The GOP’s Gay Marriage Problem
When it comes to same-sex marriage, the GOP finds itself on the horns of a dilemma.
Via Andrew Sullivan comes something that really ought to be self-evident at this point:
In the latest polling, 81 percent of those under 30 favored marriage equality. I was shocked by the number, but shouldn’t have been. What we can all forget is that this is the first generation who went through their childhood and teens knowing that civil marriage was an option for gay couples. That generation included gay kids and teens who, for the first time, could see an integrated future for themselves in their own families and society. I have no doubt this has made that generation the least fucked-up, sanest gay generation in history – seeing from the get-go a real and equal and dignified future for themsleves. And their greater self-confidence and self-esteem has been infectious. Their straight peers know them and their orientation and simply find it baffling that they would be denied what every heterosexual has always accepted as a given in their own lives.
That can only mean that, for the young generation, and all those who follow it in the future, the GOP’s aggressive stance and brutal rhetoric against marriage equality simply identifies them as bigots. Some may not be. But that is what they will be seen to be. The report does not advocate changing policy on marriage equality. But I think the premise that it can win the next generation simply by ignoring the question is untenable.
The over-60, predominantly white, Fox News watching, fundamentalist base cannot budge an inch on gays. Because it’s a religious and not a political position. And so it may soon be a truly fateful day for the GOP: drop the anti-gay policies or become the even angrier old white man party.
How amazing that marriage equality, once wielded by Ken Mehlman and Karl Rove as their key weapon in winning Ohio and the presidency in 2004, now threatens to kill the GOP as a national brand. With every year that passes, every attack on gays is now felt by growing numbers of their own family members, friends, co-workers and neighbors. There’s a multiplier effect here. And gerry-mandering has enabled the GOP to control the House without ever having to grapple with those voters.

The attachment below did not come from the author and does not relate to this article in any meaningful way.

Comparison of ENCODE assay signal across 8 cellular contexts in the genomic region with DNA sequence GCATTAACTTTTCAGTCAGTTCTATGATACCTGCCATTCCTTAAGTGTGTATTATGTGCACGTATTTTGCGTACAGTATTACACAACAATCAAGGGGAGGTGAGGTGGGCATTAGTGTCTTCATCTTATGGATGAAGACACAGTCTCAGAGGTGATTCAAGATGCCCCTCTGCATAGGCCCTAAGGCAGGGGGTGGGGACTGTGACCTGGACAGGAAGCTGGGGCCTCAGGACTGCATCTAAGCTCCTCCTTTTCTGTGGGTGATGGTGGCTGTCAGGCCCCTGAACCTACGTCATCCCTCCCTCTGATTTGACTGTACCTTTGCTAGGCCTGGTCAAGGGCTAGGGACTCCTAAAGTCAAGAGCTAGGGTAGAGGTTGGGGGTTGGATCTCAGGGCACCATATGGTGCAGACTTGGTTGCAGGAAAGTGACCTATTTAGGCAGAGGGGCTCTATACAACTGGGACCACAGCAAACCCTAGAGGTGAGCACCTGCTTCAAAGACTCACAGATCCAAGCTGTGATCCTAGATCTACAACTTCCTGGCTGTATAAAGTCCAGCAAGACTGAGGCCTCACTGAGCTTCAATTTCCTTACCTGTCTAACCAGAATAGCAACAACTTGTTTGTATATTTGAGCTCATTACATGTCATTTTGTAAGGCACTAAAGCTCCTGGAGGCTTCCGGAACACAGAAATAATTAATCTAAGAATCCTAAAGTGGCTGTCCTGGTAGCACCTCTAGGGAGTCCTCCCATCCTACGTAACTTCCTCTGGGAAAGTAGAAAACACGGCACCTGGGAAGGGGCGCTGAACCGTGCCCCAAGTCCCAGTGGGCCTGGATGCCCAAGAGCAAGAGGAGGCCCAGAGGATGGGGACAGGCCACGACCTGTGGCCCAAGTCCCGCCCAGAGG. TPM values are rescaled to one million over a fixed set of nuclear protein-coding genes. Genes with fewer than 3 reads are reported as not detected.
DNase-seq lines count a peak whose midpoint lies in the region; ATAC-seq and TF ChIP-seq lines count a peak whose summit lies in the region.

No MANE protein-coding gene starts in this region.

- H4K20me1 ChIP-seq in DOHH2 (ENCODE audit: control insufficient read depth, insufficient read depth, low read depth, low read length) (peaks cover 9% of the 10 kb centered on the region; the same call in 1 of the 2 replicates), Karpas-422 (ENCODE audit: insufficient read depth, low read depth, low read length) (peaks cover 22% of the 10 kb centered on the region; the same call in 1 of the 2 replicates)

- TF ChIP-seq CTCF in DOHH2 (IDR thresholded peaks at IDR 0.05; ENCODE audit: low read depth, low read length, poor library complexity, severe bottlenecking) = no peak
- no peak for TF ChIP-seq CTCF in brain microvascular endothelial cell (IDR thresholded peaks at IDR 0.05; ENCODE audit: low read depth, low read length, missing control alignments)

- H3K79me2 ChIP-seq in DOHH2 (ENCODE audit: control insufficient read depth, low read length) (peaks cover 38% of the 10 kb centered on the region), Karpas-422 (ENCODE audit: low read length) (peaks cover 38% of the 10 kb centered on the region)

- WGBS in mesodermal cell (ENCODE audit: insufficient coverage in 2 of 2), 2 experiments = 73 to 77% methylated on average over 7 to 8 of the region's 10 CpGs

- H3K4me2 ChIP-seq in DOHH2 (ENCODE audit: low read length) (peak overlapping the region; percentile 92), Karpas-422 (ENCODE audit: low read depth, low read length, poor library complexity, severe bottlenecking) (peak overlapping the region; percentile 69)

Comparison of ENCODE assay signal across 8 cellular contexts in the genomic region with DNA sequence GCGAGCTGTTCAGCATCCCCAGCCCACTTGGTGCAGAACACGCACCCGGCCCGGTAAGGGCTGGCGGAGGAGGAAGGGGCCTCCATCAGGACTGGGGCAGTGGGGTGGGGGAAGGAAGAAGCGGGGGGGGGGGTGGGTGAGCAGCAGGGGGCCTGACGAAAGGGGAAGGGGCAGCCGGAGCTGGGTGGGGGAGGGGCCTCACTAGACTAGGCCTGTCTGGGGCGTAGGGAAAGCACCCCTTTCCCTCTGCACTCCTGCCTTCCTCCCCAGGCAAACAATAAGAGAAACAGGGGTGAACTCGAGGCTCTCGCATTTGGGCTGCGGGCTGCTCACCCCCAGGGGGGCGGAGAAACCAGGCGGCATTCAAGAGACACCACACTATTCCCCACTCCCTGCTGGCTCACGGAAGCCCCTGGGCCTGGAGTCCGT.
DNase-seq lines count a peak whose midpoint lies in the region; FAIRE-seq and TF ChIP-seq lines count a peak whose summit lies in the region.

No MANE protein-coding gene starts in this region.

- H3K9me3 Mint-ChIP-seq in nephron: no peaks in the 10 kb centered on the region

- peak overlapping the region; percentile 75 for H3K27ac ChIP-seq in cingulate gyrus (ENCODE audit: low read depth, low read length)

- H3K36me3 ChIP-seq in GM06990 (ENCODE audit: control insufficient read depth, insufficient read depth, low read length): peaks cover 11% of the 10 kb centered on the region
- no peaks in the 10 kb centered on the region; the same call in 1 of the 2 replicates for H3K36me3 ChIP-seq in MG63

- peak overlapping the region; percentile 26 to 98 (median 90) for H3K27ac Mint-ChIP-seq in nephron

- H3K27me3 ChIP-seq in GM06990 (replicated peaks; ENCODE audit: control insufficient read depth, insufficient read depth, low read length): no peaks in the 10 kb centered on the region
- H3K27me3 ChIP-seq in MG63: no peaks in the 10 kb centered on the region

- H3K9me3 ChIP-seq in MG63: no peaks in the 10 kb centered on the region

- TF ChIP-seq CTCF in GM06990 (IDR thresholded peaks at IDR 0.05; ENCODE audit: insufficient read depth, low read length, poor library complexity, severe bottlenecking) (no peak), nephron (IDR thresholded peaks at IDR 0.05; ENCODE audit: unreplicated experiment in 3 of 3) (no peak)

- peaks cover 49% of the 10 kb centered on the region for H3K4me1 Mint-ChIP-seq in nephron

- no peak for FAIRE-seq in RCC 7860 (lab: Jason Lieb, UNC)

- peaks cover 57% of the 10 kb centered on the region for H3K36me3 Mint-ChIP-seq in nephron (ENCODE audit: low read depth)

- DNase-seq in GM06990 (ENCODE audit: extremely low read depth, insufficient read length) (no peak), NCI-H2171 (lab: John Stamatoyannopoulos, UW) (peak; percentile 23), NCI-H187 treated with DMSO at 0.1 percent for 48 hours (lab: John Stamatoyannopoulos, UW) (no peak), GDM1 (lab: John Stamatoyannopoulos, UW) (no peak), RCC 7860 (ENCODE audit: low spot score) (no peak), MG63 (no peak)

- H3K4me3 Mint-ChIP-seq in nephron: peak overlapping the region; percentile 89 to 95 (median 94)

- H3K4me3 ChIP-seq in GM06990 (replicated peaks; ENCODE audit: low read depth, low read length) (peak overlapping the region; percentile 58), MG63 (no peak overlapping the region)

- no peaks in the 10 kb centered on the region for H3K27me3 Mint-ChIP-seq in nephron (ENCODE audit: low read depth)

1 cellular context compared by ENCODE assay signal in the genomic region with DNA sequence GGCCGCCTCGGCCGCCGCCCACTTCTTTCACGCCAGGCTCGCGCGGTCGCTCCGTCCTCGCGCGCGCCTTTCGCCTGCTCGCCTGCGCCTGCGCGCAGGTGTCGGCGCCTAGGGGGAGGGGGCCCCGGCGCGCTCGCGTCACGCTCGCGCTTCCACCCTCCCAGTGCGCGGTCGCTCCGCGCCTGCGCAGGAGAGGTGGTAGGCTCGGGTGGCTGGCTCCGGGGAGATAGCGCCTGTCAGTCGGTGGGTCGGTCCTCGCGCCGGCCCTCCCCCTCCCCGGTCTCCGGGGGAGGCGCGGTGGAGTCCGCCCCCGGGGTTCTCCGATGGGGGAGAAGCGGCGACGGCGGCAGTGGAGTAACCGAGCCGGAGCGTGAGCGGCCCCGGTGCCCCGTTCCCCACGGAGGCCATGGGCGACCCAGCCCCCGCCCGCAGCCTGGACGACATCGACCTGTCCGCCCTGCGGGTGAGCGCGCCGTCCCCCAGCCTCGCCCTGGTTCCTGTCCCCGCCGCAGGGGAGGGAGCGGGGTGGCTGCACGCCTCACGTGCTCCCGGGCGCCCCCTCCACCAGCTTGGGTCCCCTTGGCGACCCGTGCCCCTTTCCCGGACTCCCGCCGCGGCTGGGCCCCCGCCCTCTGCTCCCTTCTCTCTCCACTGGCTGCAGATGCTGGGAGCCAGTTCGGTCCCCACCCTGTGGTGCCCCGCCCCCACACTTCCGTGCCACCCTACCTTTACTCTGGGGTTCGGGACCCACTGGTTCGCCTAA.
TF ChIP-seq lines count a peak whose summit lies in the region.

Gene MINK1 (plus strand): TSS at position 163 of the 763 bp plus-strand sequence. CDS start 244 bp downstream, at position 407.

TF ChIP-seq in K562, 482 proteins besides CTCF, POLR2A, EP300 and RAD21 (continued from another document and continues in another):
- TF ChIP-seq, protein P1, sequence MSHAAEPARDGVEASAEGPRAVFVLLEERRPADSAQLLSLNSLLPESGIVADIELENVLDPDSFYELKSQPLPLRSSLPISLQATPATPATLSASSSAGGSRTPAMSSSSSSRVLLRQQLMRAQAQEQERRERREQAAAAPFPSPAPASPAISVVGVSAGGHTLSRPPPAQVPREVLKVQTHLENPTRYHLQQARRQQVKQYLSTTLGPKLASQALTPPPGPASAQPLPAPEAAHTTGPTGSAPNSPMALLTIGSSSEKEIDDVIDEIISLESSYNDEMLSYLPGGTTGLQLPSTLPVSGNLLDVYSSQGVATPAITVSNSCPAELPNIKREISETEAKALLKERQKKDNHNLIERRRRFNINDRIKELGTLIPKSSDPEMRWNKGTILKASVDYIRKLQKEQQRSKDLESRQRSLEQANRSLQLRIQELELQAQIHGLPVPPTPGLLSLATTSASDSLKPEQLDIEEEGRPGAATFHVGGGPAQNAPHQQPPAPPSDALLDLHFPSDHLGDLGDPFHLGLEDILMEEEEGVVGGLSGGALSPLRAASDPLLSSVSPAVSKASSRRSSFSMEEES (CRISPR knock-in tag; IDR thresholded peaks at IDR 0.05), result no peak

Sullivan goes on to say that the best hope for the GOP may be a Supreme Court ruling on the Proposition 8 case that creates a broad right to same-sex marriage nationwide rather than a narrow one (such as the one that the Obama Administration backed in its brief to the Court) that is specific to California or, at the most, those states that recognize civil unions for gays and lesbians but don’t allow them to marry. That way, he argues, the right could turn the argument against same-sex marriage into one over “judicial tyranny” instead of the losing battle over same-sex marriage. In many ways, that’s how the right benefited politically from the Roe v. Wade decision. This time, though, it would only be a temporary victory. Unlike abortion, a broad Supreme Court ruling on same-sex marriage would essentially be the end of the issue nationwide. Unlike Roe which left open several areas for state legislation, a Supreme Court decision upholding a right to same-sex marriage would leave little room for state legislative action. Other than fundraising, there isn’t much the GOP would be able to do about this issue. Moreover, strident opposition to a Supreme Court decision that is likely to be popular with the public isn’t exactly going to help the party’s image problem very much.
So, Republicans find themselves with a dilemma. Either they keep up with their strident opposition to same-sex marriage in order to appease their base, while at the same time alienating themselves even further from younger and suburban voters, or they open themselves up to change before they become even more irrelevant to those voters. Perhaps they should hope for that far-reaching Supreme Court decision after all.